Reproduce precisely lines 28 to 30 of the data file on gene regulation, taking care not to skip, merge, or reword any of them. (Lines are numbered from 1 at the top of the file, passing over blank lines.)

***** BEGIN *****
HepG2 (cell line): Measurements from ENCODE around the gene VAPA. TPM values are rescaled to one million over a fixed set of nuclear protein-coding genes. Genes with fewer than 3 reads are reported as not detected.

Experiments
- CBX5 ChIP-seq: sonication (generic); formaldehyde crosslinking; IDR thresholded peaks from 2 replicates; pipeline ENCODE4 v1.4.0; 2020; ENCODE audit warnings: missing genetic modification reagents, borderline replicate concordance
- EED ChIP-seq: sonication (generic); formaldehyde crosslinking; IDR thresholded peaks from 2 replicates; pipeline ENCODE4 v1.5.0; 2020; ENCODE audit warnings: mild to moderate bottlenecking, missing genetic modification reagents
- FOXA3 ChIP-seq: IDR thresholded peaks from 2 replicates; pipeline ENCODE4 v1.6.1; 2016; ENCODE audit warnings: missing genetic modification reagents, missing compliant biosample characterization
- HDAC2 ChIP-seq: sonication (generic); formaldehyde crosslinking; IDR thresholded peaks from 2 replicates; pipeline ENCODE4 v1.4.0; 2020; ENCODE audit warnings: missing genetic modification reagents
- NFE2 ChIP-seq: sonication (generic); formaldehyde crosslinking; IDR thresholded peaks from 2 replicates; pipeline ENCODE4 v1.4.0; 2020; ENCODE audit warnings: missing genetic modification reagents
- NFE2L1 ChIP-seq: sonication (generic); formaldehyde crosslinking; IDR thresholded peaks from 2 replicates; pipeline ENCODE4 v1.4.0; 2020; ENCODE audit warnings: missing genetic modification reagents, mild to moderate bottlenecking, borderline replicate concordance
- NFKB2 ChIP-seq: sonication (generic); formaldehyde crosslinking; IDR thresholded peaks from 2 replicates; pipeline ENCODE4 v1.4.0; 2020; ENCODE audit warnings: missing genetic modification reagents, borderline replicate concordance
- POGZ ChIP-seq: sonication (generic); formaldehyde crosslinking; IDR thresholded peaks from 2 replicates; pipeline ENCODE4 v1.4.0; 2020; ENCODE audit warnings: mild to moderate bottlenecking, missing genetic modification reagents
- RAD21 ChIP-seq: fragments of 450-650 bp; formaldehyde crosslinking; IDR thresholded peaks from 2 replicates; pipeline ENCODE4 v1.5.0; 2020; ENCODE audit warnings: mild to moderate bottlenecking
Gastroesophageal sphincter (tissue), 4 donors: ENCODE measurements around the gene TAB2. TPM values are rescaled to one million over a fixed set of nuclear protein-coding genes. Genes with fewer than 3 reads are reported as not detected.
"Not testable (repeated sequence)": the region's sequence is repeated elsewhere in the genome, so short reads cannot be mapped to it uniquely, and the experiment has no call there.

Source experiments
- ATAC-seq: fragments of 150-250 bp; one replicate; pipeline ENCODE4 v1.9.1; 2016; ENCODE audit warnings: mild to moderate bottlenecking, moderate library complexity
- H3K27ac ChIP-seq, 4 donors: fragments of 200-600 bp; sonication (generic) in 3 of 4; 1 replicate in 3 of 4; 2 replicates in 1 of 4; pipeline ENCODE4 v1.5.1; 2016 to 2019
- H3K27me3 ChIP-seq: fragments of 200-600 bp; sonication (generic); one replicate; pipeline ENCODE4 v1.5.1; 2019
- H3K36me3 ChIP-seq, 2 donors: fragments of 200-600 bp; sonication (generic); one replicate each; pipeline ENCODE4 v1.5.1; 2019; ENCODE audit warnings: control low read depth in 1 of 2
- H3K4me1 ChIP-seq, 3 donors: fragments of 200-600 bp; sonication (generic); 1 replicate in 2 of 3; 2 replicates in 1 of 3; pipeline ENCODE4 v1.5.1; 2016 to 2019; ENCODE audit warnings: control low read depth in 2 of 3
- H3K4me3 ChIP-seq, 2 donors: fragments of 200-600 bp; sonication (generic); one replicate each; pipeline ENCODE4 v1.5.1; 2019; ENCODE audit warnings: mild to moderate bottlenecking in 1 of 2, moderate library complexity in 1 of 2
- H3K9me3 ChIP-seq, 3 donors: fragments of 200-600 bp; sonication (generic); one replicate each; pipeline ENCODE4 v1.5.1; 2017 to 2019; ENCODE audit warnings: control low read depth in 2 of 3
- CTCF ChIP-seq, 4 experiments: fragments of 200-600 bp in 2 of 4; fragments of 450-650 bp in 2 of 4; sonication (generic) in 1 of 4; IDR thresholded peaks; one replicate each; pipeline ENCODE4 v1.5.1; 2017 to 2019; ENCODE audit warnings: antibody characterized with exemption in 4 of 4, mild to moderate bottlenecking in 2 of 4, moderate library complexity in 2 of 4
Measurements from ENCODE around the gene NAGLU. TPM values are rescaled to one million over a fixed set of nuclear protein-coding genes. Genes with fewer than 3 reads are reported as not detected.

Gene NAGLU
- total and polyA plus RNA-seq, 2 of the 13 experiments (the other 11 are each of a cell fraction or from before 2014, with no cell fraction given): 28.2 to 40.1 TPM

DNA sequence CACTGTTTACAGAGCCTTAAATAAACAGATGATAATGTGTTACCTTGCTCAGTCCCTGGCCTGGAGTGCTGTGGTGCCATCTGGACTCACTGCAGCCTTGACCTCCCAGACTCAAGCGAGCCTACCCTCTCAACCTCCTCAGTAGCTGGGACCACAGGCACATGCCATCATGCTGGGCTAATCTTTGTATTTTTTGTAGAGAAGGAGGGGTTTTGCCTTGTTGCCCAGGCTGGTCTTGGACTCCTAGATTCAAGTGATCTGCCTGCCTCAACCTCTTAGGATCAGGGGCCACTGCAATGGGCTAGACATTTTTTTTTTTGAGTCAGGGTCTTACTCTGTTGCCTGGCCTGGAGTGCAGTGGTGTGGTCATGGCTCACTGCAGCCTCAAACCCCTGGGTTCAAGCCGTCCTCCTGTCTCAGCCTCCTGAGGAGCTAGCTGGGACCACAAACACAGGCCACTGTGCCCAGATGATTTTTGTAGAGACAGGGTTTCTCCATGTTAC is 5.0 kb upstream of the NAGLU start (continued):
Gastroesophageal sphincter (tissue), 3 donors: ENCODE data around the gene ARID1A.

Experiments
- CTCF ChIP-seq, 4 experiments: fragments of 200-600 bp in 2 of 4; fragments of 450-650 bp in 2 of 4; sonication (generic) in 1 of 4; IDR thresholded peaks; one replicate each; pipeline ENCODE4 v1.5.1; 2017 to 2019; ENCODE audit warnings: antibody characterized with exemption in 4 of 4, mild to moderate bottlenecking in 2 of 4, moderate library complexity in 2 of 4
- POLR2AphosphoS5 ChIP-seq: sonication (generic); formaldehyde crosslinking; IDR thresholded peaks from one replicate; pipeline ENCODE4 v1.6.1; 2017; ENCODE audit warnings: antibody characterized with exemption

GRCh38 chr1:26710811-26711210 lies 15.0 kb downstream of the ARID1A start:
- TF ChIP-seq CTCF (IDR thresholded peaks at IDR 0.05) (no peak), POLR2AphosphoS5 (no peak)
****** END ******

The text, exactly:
Experiments
- CTCF ChIP-seq, 4 experiments: fragments of 200-600 bp in 2 of 4; fragments of 450-650 bp in 2 of 4; sonication (generic) in 1 of 4; IDR thresholded peaks; one replicate each; pipeline ENCODE4 v1.5.1; 2017 to 2019; ENCODE audit warnings: antibody characterized with exemption in 4 of 4, mild to moderate bottlenecking in 2 of 4, moderate library complexity in 2 of 4
- POLR2AphosphoS5 ChIP-seq: sonication (generic); formaldehyde crosslinking; IDR thresholded peaks from one replicate; pipeline ENCODE4 v1.6.1; 2017; ENCODE audit warnings: antibody characterized with exemption